I recently finished the novel The File on H by Albanian writer Ismail Kadare, which I thoroughly enjoyed for its deadpan absurdity. Kadare won the Man Booker International Prize in 2005, which is given to a writer for a body of work rather than a single book. The File on H sends up the paranoia of a Communist country with a surveillance culture. A pair of Irish-American Harvard scholars travel to Albania in the 1930s to research on and record epic singers, and their presence sets off a series of speculations that become treated as facts.
Kadare establishes the tone in the first chapter, an effortless passage of omniscient narration follows information about the scholars’ plans as it trickles down from the Royal Albanian Legation in Washington DC and is progressively distorted as it is passed on to the governor of the city of N____, the scholars’ destination, to his wife, who begins an elaborate romantic fantasy involving one of the scholars, to the rest of the city via innuendo and gossip. Although the passage is focalized through the various characters who receive the information, Kadares’s narrator heightens their increasingly ridiculous responses by reporting the chain of events with dry precision.
The translator’s note (by David Bellos, who worked from the “French version of the Albanian by Jusuf Vrioni”) at the end of the book explains the novel’s genesis from a chance encounter between Kadare and the folklorist Albert B. Lord in 1979. Out of their brief conversation, Kadare spun a fictional version of Lord’s research expedition (with colleague Milman Parry) to the Balkans in the 1930s.
Kadare took the story of the trip in another direction, refashioning it to suit his own preferences. Lord and Parry gathered material from Yugoslavia, primarily, not Albania, and this key change is the source of much of the controversy surrounding the novel. There continues to be some disagreement about the pre-eminence of the epic traditions of some of the Balkan states, and Kadare felt free to privilege his home country in his fictional creation.
As I read about this controversy, I was also following the backlash against The Social Network, or “the Facebook movie,” which seemed to outrage a number of people by not being a documentary after all. This hullaballoo also called to mind the furor over the factuality of Orson Welles’s Citizen Kane, supposedly based on the life of publisher William Randolph Hearst, and therefore suppressed. But while Welles gave his hero a fictional, if similar name—Charles Foster Kane—David Fincher and screenwriter Aaron Sorkin don’t bother to disguise the characters in the story, perhaps banking on their source material, the “nonfictionish” The Accidental Billionaires by Ben Mezrich.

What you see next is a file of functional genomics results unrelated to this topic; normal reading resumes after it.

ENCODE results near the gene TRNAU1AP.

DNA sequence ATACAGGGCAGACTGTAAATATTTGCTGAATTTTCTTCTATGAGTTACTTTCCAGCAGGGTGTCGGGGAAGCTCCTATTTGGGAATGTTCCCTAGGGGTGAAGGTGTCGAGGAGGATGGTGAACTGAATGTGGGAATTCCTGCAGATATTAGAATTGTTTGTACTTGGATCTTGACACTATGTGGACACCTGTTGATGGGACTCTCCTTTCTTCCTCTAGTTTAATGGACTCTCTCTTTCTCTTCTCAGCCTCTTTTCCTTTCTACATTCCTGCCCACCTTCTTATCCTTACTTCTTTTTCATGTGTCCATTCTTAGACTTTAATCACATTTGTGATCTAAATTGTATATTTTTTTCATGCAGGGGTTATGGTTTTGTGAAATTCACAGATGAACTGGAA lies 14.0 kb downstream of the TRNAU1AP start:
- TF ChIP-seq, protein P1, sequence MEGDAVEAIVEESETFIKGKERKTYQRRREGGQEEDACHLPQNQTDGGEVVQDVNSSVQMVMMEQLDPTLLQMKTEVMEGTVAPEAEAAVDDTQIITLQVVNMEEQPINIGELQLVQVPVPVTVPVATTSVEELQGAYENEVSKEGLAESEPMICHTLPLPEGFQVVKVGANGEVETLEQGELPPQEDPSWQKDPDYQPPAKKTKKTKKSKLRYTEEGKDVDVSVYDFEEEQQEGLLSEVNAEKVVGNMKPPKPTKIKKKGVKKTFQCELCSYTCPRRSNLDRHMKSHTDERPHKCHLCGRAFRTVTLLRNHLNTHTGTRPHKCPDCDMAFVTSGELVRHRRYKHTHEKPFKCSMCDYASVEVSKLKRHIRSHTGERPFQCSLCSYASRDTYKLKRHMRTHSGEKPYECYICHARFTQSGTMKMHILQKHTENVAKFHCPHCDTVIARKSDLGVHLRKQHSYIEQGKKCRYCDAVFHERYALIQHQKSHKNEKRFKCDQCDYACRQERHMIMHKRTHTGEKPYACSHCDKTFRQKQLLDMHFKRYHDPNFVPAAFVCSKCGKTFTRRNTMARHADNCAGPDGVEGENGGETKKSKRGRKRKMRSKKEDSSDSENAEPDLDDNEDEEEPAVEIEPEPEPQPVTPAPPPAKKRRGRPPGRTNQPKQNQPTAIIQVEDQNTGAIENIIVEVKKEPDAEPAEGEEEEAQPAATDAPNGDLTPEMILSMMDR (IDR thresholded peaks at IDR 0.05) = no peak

On the one hand, I believe everything becomes fiction once it’s retold, whether orally or in writing—when it’s processed by a human consciousness and encoded in an intelligible language—even history, even “reality,” whatever that is. It becomes fiction because it’s the expression of a single consciousness limited by the extent of its knowledge and its unique perspective on the world.
On the other hand, there is that niggling guilt that creeps in when one is writing about real people and events, as well as the sense of responsibility to depict them in a truthful or accurate way, at the very least.
The Social Network apparently took great liberties with “what really happened,” in the interest of developing a specific theme in its narrative, in effect using real people and events as fictional devices. William Styron arguably does the same thing in The Confessions of Nat Turner. In Kadare’s case, he had used an actual event, participated in by actual people, as the basis for a fictive set of characters and events. Kadare rewrote history to serve his own fictional, thematic ends, and still managed to court controversy.
The rules of representing historical figures, living or dead, seem very fluid and dependent on prevailing, accepted versions of those figures, and only in contexts that have such prevailing, accepted versions (For instance, would non-Christians object to the representation of Jesus Christ in Nikos Kazantsakis’s The Last Temptation of Christ?). William Shakespeare played to his audience’s and patrons’ views on English history, thereby ensuring the commercial success of his “histories,” no matter the liberties he took with the facts.
There ought to be no trouble in accepting any representation of history, no matter how “factual” its position is, as fiction. And yet we continue to label and thereby distinguish between fiction and non-fiction, romance and history. More than just labeling, there is the frisson that comes with knowing that this actually happened. The aura of factuality can make even the most banal content worth our time, and we tend to seek it out. Writers through the ages have cashed in on this tendency, and readers have blissfully ignored the latent fictiveness of any kind of writing.
Novels routinely come with a disclaimer (“This is a work of fiction. Any similarity…”), precisely to emphasize its fictiveness. On the other hand, history books don’t need to announce their factuality, and any attempt to do so is likely to arouse suspicion. At this point, removing the labels on books is likely to result in utter chaos.
Mark Zuckerberg, the person, was right not to openly attack the film (and book) that portrays him as an insecure, needy douchebag. His reticence (another form of fiction) acknowledges the fictiveness of the film and opens a space for him to create his own fiction of “Mark Zuckerberg.”
Kadare also gets it right in The File on H. His scholars, having lost their research and survived a mob fuelled by misinformation, find themselves worked into the epic poem of the region, their travails already rendered as myth. Kadare recognizes the dangers of official fictions and the importance of being slippery enough to generate counter-fictions.